Stable Strategies and Others
by Eileen Gunn
Available Format(s): Trade Paperback and eBooks
Warning—this dangerous collection of subversive science fiction tosses well-aimed bombs at deserving targets. Here you can climb the corporate ladder using homicidal bioengineering, attempt ideological recipes for theoretical desserts, or simply try to survive Kurt Cobain High. In her much-lauded first collection, award-winning author Eileen Gunn (Questionable Practices) tackles politics, identity, and technology with intelligence, wit, and crackling energy.
“Eileen Gunn has a barbed-wire-sharp mind, an unsettling insight into the way the world works, and a wicked sense of humor, and her stories are just like her. From Cobain High to the Tower of Diminished Expectations, Stable Strategies and Others is a disconcerting, witty, delicious read!”
“Not caring to scavenge the slipstreamed Sargasso that typifies so much of today’s American SF, Eileen Gunn gives us a lucid field guide to a veritable Galápagos of droll arcana and deeply felt anomalies. Long-awaited and worth the wait.”
“‘I awoke this morning to discover that bioengineering had made demands upon me during the night.’ Who hasn’t had mornings like that? It’s a strange life we live, and it gets stranger every day: Eileen Gunn knows as much. A sharp-eyed student of mantises, windswept deserts, Fibonacci numbers, and Richard Nixon, she unblinkingly faces this brave new world as if she’d started off the day sharing coffee with Kafka, trading knowing remarks about the preternatural weirdness of the world. Gunn shows us vistas and scenarios possible and improbable, suggests events that may or may not have happened, and invites us to stretch our minds and imaginations as she does her own. This book contains no end of treasures and pleasures for anyone fortunate enough to come to it, and I’m glad to have it close at hand.”
“Very few writers have the range or impact of Eileen Gunn. Her stories zip, dip, twist and turn, move from melancholy to mystery to magic. You are in for a treat. Enjoy!”
—Karen Joy Fowler
“Without Eileen Gunn, life as we know it would be so dull we wouldn’t recognize it. Among the five or six North Americans currently able to write short stories, she has not written anywhere near enough. But at least all of them are here in this book, an occasion for rejoicing from Manhattan to Makah.”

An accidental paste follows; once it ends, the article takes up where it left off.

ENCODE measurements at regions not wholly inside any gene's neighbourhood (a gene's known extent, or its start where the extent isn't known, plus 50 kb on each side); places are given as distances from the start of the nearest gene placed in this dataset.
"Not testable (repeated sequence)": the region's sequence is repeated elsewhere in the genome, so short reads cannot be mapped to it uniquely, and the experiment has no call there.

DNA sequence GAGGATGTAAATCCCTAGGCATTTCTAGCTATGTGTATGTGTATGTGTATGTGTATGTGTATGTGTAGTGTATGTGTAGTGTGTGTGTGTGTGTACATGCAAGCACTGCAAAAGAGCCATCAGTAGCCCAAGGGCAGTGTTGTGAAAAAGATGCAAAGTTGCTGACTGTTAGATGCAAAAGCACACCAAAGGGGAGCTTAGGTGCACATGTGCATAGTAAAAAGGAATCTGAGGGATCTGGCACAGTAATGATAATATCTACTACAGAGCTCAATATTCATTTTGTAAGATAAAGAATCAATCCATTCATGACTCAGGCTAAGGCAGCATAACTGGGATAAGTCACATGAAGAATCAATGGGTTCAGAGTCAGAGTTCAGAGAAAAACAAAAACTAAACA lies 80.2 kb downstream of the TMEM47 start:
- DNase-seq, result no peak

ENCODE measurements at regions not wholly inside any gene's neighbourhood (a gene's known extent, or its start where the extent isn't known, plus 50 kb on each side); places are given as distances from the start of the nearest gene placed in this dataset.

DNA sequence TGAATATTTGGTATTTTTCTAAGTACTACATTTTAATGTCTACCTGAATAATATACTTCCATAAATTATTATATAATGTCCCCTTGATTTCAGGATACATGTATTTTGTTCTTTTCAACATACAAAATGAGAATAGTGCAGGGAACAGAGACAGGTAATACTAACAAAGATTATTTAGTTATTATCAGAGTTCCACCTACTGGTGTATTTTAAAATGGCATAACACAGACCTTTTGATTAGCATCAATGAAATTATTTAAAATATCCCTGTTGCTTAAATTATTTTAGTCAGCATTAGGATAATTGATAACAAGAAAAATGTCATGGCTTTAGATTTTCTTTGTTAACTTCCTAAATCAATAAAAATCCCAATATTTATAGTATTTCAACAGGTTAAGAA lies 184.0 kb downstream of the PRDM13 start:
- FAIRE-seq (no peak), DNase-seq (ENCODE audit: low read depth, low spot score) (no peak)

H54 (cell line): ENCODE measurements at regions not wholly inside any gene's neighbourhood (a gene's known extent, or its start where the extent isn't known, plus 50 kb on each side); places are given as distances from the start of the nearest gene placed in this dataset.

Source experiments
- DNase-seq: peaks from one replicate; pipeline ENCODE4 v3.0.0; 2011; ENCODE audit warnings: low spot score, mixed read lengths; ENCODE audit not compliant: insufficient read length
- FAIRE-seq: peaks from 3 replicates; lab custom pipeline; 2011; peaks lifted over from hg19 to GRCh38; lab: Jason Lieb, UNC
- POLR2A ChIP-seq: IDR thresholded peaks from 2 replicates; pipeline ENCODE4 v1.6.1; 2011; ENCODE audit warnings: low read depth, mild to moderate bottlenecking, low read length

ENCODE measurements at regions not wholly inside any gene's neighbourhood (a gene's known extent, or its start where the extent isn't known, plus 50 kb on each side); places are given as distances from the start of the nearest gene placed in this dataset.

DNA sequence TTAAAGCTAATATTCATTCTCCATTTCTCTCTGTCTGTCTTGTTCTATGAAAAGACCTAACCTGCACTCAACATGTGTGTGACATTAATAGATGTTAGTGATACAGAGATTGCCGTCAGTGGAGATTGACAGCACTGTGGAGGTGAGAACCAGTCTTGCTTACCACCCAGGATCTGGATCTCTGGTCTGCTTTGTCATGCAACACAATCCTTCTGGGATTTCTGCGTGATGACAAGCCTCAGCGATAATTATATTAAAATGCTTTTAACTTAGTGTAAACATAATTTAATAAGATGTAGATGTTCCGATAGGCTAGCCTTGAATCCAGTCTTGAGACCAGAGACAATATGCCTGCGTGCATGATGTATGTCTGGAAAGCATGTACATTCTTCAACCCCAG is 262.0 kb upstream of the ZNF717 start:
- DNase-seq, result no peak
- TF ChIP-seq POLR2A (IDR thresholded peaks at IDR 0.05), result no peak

—Ursula K. Le Guin
“Gunn’s stories are in another league entirely—like Sturgeon or Chiang, she’s sui generis and anything but generic. Every one of these stories has a pleasing, sharp flavor unlike anything you’ve ever tasted. Especially the recipe for fruit crisp. Delicious.”
“Reading this book is like getting to wear the eyeballs of a madwoman in your own sockets for a day. Nothing’s going to look the same. Suddenly, the Richard Nixon Game Show and the girl with twenty-one fingers and the birds who need rest to die will make perfect sense. And your life will be better. So buy the damn book. It’s brilliant.”
“Her prose is clean, effortless, and quirky (yes, all three at once) in a way that makes it possible for the knife point to slip right past your eyeballs and straight into your brain.”
—The Spectrum Circus
Eileen Gunn won a Nebula for one of the stories in her first collection, Stable Strategies and Others, and was nominated for another. The book was nominated for the Philip K. Dick and World Fantasy awards. She has also been nominated twice for the Hugo Award. Eileen has been the marketing director of Microsoft, a board member of the prestigious Clarion Writers Workshop, the publisher of The Infinite Matrix, and she maintains The Difference Dictionary, an online concordance to the Difference Engine by William Gibson and Bruce Sterling.
Visit the Eileen Gunn Website.
"She’s the Business" Introduction by William Gibson
Coming to Terms
Ideologically Labile Fruit Crisp
Lichen and Rock
Stable Strategies for Middle Management
The Sock Story
What Are Friends For?
Green Fire with Andy Duncan, Pat Murphy, and Michael Swanwick
Nirvana High with Leslie What
"Hooray for Eileen!" An essay by Michael Stanwick
Afterword by Howard Waldrop